A woman wrote this week asking that I address the subject of irresponsible pet owners who do not clean up after their pets. Some time back, someone requested that I cover this subject in reference to people who use Green Valley Park and leave large or small deposits. For those of us who try to be responsible, or those who do not own a dog, it is annoying to have to face and walk around the irresponsibility of others.
I often wonder what pet owners think when allowing their dogs to leave deposits in the yards of others. Who do they think will clean it up? Who do they think should pick up after their dog. How do they feel when a neighbor's dog uses their yard for this purpose? It just doesn't make sense. But then, I guess these are the same people who throw litter out the car window without thinking about how it looks and who will have to pick up after them. Irresponsibility shows itself in many ways.
There are those who allow their dogs to relieve themselves on the sidewalk or road. People out walking to enjoy the beauty of this place have to face this unsightly view and watch to avoid stepping in it. Disgusting.
Once you get into the habit of picking up after your dog, it is relatively painless. Small plastic sandwich bags are easy to carry in the pocket. When needed, you turn it inside out over your hand, scoop up the mess and deposit it in the nearest garbage receptacle.
The size of the bag required is directly determined by the quality of dog food that you are feeding. A cheap, poor quality food passes through the dog with a small percentage being digested. The rest is filler with no nutritional value. You must feed much more of a poor quality food. It makes sense to feed a higher quality food where there is less waste. And the resulting piles are so much smaller and easier to deal with.
Page through a dog magazine and you will see a clever variety of tools and accessories to make cleaning up easier. Some gadgets attach to the leash or your belt and dispense bags as needed. There are rakes and shovels specifically designed for this task, and though these are a bit cumbersome to carry on a walk, they work well in the yard. You see people walking with the plastic bags from the grocery store sticking out of their pockets. I used to use the bags that the newspaper came in. It seemed a good recyclable use for these bags. But they do remain in the landfill for a huge number of years whereas they can be recycled at the stores and reused for another purpose. The small sandwich bags work great.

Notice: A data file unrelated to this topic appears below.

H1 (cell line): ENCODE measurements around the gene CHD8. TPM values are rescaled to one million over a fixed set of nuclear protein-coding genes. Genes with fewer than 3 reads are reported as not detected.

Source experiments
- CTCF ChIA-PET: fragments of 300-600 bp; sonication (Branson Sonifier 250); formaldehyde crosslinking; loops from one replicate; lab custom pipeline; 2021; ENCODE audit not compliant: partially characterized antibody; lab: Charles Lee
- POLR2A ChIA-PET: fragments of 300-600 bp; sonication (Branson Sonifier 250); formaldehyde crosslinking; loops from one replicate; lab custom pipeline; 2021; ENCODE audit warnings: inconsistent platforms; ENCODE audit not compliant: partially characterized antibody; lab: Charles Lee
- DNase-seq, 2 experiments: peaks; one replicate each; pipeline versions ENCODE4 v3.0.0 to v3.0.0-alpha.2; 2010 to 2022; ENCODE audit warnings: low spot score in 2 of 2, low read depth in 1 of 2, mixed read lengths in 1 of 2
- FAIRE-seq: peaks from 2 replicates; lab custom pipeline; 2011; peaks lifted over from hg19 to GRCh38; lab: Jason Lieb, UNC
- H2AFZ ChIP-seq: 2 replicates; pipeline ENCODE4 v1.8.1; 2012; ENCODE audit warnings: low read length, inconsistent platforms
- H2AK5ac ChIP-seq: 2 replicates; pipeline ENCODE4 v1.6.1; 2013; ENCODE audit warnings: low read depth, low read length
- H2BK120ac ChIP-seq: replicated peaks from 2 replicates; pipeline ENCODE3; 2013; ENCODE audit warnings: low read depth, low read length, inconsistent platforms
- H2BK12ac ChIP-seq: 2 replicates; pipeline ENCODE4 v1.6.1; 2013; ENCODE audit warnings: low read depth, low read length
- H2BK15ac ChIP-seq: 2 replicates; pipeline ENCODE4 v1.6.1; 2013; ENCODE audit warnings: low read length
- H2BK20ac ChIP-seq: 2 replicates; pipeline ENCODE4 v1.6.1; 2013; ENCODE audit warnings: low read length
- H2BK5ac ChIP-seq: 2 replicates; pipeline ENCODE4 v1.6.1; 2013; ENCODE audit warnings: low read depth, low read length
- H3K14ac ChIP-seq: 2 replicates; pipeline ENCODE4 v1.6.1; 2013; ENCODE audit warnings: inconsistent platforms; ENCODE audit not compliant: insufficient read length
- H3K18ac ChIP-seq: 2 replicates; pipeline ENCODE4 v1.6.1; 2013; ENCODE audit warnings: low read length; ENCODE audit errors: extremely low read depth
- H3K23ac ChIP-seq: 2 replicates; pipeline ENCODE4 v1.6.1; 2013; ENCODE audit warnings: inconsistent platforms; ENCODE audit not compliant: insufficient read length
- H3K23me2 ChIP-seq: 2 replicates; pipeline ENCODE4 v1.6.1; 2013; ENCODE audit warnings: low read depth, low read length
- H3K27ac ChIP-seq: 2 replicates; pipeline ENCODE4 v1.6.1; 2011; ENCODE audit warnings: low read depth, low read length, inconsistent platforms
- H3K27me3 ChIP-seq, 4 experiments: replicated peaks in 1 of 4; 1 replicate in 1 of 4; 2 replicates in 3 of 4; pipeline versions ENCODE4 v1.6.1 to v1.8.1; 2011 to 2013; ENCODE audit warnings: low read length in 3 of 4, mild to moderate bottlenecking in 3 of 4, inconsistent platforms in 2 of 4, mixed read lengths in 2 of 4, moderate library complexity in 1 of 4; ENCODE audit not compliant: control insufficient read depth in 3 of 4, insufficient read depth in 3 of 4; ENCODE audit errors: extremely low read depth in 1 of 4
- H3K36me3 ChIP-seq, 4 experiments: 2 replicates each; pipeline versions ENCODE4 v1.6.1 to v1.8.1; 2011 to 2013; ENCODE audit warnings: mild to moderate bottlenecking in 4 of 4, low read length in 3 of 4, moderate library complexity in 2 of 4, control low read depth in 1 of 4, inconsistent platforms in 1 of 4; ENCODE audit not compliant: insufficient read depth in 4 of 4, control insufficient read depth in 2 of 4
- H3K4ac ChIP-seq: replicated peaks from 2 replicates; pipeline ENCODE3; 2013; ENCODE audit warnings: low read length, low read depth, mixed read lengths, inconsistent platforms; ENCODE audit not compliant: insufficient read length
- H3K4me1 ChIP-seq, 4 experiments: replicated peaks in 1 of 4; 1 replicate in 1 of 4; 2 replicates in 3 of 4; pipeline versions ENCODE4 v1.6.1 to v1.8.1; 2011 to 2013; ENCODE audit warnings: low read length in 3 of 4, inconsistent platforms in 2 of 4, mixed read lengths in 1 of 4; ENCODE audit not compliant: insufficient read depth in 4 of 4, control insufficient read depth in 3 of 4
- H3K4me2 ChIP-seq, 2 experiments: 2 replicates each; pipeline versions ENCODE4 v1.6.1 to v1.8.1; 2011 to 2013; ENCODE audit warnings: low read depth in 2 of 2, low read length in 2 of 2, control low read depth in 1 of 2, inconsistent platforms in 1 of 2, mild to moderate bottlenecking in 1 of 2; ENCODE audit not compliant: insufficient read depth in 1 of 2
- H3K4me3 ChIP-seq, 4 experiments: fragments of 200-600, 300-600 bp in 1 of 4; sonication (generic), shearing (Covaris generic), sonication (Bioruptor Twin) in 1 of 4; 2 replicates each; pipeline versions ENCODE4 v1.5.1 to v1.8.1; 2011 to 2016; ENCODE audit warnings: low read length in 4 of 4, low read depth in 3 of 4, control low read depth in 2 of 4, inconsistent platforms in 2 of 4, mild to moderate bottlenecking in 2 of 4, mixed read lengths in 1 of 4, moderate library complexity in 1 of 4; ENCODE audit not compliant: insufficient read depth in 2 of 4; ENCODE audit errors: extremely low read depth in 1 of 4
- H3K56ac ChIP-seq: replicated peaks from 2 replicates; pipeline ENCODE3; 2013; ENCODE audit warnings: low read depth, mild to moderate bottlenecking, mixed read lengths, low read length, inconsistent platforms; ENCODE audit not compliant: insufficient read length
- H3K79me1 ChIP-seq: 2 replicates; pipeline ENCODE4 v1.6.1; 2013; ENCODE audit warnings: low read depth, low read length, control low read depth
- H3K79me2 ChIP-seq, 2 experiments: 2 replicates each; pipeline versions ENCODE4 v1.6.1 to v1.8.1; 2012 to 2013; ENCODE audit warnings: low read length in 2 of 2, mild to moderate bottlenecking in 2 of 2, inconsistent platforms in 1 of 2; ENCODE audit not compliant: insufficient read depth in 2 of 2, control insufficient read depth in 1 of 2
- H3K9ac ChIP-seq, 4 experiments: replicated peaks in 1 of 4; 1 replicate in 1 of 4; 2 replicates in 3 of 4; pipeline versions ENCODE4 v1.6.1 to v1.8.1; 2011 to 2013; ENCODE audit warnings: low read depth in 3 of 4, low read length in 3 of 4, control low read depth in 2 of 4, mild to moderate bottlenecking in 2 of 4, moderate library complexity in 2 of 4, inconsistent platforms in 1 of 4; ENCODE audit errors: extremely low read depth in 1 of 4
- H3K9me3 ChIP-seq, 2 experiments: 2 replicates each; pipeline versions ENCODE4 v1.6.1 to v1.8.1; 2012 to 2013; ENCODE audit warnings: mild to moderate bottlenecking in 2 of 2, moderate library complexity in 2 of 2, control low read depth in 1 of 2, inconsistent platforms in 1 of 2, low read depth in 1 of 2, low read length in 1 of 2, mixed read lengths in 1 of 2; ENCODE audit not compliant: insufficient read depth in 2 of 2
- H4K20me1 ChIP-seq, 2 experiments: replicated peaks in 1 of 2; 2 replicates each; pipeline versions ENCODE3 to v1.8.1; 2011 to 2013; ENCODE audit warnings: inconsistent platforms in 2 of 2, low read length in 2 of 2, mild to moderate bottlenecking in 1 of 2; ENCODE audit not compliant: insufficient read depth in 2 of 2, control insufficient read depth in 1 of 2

In a pet owner's yard, cleaning up is essential if the yard is to be enjoyed by children and families. Imagine if we just left it all to build up for years. Yuck.
Cleaning up our own yard is not something that we really enjoy. We do not get up on a Saturday morning and say, "Wow. I get to pick up dog messes today." But we do it because it needs doing. How can we think that it is fair to pass that duty on to our neighbors? If we do not enjoy picking up after our own dog, though we do it, why should we have to pick up after someone elses.
This is not a subject that people enjoy talking about. But it is a subject that causes friction between neighbors, causes our streets and parks to be unsightly and makes motels, rest areas and other public places across the country decide not to allow pets. Each dog owner needs to assume responsibility for the deposits of their own dogs.
In rural areas, it sometimes is not necessary to pick up the deposit. And if it is left on the ground, it will deteriorate in time, much faster than in a plastic bag in a landfill, but the pile must be scattered where it will be totally out of view. So many walking trails have been closed to dogs because people leave these unsightly piles in plain view. It is totally inconsiderate and it leads to rules that affect responsible pet owners. Who has that right? More and more public places are not allowing dogs for this very reason.
Dog parks work very hard enforcing the clean up rules. They provide bags and depositories -- and park visitors monitor each other. If you do not clean up after your dog in a dog park, you will not be welcome.
No one is too important or too busy to assume this responsibility. We who enjoy traveling and having our pets with us suffer because of those who feel they are just too good to stoop to such a task. Once you stoop a few times however, you realize it is not so bad and you really can feel good about being a responsible pet owner who cares about his neighbors, his neighborhood, his community and his country.
Christy Wrather is a columnist for the Payson Roundup. She can be reached by e-mail at firstname.lastname@example.org or by snail mail at HC1 Box 210, Strawberry AZ 85544.